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CS Northridge Tries to Ride Waves to Final : College volleyball: Matadors appear to be peaking as they take on Pepperdine today in tournament semifinals.

April 30, 1993|MIKE HISERMAN | TIMES STAFF WRITER

John Price's frustration could turn into his salvation.

Price has believed all season that his Cal State Northridge men's volleyball team is as athletically talented as any in the nation. Yet, each time the Matadors seemed ready to shift into a higher gear, they inexplicably sputtered.

And now they face the question: Will it happen one final time?

Northridge (20-9) played perhaps its best match of the season, defeating fifth-ranked USC in four games Wednesday in the first round of the Mountain Pacific Sports Federation Tournament.

But the Matadors probably will need a similar effort to advance past third-ranked Pepperdine (18-5) in a semifinal match today at 4 p.m. at UC Irvine. In the other semifinal, Stanford will meet seventh-ranked Cal State Long Beach at 7 p.m.

"In the playoffs, you usually have to get better every match," Price said. "If you don't, you're out."

Indeed, in the tournament's single-elimination format, there is no margin for error--a factor that could favor Northridge. During the regular season, the fourth-ranked Matadors seemed all too willing to use their safety net.

"Sometimes it seemed like everyone was so confident about making the playoffs that we were waiting until the end of the year," Price said. "We would play a good match and I'd think, 'OK, we've turned the corner.' Then, the next match we would stall."

Early last month, after knocking off second-ranked Stanford on the Cardinal's home floor, Northridge lost to USC. A few weeks later, after defeating then-top-ranked Pepperdine and Long Beach in a span of four days, the Matadors turned around and dropped a decision against lightly regarded San Diego State.

"It would have been different if teams were beating us, but really we were beating ourselves," Price said. "We would make a couple of mistakes, get down on ourselves, get out of our system and give matches away.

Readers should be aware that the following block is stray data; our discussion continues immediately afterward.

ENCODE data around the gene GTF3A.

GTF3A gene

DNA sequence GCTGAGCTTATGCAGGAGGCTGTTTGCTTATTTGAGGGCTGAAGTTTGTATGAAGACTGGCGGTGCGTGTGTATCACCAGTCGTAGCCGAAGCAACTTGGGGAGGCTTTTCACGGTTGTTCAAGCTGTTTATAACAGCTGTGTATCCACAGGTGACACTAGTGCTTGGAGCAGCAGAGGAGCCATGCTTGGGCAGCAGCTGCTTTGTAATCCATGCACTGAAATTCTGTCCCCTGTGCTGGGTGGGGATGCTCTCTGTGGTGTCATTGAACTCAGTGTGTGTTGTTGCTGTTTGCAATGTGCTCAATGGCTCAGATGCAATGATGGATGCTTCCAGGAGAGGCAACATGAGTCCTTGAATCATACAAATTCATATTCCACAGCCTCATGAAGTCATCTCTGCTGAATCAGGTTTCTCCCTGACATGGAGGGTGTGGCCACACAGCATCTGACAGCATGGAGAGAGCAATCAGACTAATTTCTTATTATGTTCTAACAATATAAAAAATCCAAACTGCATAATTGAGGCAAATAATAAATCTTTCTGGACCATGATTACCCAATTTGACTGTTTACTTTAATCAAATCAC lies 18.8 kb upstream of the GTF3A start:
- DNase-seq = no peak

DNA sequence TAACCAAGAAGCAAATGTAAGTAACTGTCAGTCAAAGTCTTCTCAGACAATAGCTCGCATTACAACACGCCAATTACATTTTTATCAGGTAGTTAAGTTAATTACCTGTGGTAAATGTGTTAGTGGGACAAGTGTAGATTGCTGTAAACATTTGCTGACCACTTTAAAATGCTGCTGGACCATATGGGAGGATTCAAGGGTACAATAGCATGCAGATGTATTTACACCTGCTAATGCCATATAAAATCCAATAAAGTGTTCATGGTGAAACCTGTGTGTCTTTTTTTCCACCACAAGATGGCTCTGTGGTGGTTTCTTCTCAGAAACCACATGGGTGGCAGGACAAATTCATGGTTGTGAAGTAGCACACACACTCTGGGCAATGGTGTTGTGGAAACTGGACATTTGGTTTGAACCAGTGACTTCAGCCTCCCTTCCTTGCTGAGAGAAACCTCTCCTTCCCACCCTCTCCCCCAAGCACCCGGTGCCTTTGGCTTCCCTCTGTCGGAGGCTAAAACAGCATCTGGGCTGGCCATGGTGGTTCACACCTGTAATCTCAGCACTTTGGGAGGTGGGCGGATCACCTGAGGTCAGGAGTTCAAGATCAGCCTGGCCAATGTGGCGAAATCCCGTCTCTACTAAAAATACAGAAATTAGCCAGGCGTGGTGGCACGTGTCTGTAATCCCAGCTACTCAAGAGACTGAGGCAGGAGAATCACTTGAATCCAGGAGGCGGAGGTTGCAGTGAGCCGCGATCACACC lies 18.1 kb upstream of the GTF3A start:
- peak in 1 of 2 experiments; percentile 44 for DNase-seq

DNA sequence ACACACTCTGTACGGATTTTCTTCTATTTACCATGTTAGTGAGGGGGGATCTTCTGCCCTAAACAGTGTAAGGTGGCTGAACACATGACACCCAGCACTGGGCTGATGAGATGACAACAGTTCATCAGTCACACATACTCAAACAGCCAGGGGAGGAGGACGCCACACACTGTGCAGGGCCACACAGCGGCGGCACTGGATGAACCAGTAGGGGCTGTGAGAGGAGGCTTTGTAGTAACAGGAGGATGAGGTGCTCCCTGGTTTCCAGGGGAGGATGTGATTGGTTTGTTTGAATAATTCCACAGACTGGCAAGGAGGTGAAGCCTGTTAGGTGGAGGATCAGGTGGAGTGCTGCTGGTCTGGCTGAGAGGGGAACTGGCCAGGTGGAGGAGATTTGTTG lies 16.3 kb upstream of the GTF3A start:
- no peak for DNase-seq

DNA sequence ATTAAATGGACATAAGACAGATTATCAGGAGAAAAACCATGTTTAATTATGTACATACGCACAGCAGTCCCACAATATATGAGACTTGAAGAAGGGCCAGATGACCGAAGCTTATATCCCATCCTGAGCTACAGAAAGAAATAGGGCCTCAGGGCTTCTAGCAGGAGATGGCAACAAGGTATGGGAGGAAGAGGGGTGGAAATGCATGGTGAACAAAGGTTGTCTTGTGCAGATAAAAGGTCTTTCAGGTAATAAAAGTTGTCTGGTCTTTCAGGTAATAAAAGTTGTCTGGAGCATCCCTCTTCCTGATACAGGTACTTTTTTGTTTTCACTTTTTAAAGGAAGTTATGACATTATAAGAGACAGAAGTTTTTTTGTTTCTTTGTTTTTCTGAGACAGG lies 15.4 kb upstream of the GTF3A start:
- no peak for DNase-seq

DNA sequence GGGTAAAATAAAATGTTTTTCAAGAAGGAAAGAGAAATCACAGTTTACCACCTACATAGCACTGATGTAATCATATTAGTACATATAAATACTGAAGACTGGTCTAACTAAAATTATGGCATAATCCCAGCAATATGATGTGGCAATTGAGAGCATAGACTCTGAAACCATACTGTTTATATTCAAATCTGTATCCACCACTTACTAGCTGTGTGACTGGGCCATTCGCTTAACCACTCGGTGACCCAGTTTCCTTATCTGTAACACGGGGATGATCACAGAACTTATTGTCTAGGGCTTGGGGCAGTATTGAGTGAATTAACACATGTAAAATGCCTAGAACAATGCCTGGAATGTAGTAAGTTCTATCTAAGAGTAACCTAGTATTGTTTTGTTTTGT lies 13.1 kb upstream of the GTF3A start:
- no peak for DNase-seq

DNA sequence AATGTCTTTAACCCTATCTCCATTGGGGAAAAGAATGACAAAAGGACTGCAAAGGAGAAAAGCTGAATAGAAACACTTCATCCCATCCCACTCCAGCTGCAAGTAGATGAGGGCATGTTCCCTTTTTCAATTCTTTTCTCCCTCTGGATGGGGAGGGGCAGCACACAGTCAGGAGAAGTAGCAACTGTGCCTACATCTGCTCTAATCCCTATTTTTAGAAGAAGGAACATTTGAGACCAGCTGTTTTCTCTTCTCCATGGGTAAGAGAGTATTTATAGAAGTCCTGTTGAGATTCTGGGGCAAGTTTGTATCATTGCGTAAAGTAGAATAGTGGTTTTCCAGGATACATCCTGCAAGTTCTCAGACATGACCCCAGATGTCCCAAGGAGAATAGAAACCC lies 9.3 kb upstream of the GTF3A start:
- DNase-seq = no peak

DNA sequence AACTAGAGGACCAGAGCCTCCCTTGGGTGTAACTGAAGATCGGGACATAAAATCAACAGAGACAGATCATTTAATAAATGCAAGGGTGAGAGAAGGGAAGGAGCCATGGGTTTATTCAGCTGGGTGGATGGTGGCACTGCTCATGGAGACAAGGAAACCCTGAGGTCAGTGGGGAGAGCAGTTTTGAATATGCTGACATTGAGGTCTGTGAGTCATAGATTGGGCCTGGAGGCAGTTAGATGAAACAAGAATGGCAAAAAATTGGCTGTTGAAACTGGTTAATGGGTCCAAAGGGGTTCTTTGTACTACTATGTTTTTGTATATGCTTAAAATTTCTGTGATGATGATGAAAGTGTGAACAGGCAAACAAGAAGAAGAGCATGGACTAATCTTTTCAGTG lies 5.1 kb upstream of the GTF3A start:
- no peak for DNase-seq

"Maybe, if we don't give up on a match, we would have lost a few of those anyway, but that's hard to say because we never got a chance to find out."

Coley Kyman, Northridge's All-American middle blocker and one of four seniors on the team, says there will be no more giveaways.

"When you start out, your goal is to get to the tournament," he said. "When you get there, everything that has happened in the past means nothing. It's like March Madness in basketball. . . . whoever strings some games together at the end takes the whole thing."

Northridge has a four-match winning streak. More impressive, Price said, are back-to-back, emotionally charged victories in difficult matches.

In its regular-season finale, Northridge played at UC Santa Barbara, which needed a victory to reach the MPSF tournament. Before a boisterous crowd of about 1,000, the Matadors won in five games.

"We played with a lot of heart, which was encouraging because we hadn't been doing that all year," Price said. "In the fifth game, it would have been hard for someone to tell which team was fighting for the playoff spot."

On Wednesday, minutes after Northridge defeated USC, Price recalled noticing a change in his team five days before the Santa Barbara match.

"The Monday before that match, we showed up for practice a whole different team," Price said. "They picked up their intensity and showed a level of concentration that, as coach, I wish they'd shown all year. "It's been frustrating at times. I was hoping they were waiting for this, but before today that was all theory."

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